In the church, our unity and peace can only be as deep as our theology and our obedience. Out of the church, there is no peace, can be no peace, and shall be no peace. Christ brought a sword to cut families in half, far be it from us to say he came bringing peace among men!
It is true that he came to bring peace between God and the elect, but peace between the world and the chosen? Hardly. Peace with the world is enmity with God. You will not have peace with the world if you will have peace with God. You may want something to do with peace, but peace will have nothing to do with you. We forget this today in an ironic twist of fate. At the inception of the church, people did not wear crosses; crosses wore people.
The truth these words paint find stony ground in hearts because we forget the virtue of violence. Being a good Samaritan demands violently killing if the situation demands it. Extreme love will use extreme measures to protect life.
Life is worth defending, with life itself.
To condemn war, is really to condemn life itself, for the essence of human life does not permit itself to be measured and assessed like beans in a bean counter, or quantified by some kind of super computer.
This is why we humans have such difficulty when reality hits home in movies like Black Hawk Down. Here, one man is allowed to die, because attempting to rescue his life cannot be justified at the expense of losing untold numbers of others. Yet, paradoxically, we also find the inverse phenomenon in Saving Private Ryan, where numerous men lose their lives, all for the sake of one boy, simply because he is the last living boy his parents have.
Life is a paradox, and cannot be quantified, qualified, limited, or delimited. It cannot be measured, nor dissected. The God of Abraham, Isaac, and Jacob, the Living God, has declared that human life is so important, that the entire breadth of a man’s commodities are not enough to pay if he were to unjustly take another man’s life. The highest earthly good one has is one’s own life. And this is what is demanded for payment, by the Living God.
Al Mohler rightly observes that to remove capital punishment is to decrease human value and dignity. For demanding anything less than human life as the penalty for destroying life, is to cheapen the value of life. To uphold capital punishment is to uphold the noble idea that life is of the highest value. Besides, with matters like these, I never find compelling the arguments from people who justify the cruel destruction of unborn lives, while turning around and attempting to argue for a supposed high value of life elsewhere. Such behavioral inconsistency should cause thoughtful Christians to reconsider any such moral argument against capital punishment.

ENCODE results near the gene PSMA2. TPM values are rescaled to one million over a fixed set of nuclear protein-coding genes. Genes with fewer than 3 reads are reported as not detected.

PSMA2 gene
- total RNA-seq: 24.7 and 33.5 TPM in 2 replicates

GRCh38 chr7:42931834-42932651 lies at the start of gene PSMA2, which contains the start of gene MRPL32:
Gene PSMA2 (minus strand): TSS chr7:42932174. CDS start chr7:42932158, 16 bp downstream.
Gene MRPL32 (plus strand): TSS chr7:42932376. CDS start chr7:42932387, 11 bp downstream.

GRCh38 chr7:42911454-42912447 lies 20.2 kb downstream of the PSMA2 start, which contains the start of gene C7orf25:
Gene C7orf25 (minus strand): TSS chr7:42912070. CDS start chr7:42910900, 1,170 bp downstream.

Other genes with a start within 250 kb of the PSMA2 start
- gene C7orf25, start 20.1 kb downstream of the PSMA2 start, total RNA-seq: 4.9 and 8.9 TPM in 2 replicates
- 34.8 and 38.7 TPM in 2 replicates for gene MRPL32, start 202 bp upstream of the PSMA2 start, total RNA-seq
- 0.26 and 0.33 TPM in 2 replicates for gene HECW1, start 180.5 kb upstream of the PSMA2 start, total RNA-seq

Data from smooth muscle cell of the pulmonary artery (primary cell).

To eliminate war, is to eliminate life. That is, war will always be necessary in a fallen world. As Christians we look with great expectation to the Reign of Peace by the Prince of Peace himself. But this age is not yet over. To eliminate war is to eliminate the high calling of protecting life, with the threat of life. If life is not worth protecting with life itself, then abolish war. If life is not worth protecting with great violence, then abolish all weapons. If the value of life is so meager and paltry, that no risk, no pain, no suffering is worth paying for the price of life, than in time many may find life not worth living.
Is death really so terrible a thing? A Christian could never so so, for us death has been tamed, the sting is now gone. Prudent Christians, and prudent people everywhere, will bear in mind that it is not our choice whether we shall have war or peace, it is only our choice how we shall great her ugly face, when she comes knocking on the door. As the Culture of Death spreads its toxic indifference to human life, Christians everywhere must be prepared to give an answer.
Taking life is good, bringing glory to God. For often times, taking life is the only way to protect it.
For Further Discussion:
Albert Mohler on: Should Christians Support the Death Penalty? (audio-MP3)
The Reformed Conservative aims to reunite gentlemanly virtues with scholarly conversation. Standing in the great Reformed and conservative heritage of thinkers like Edmund Burke and Abraham Kuyper, we humbly seek to inject civility into an informed conversation, one article at a time, bringing clarity out of chaos.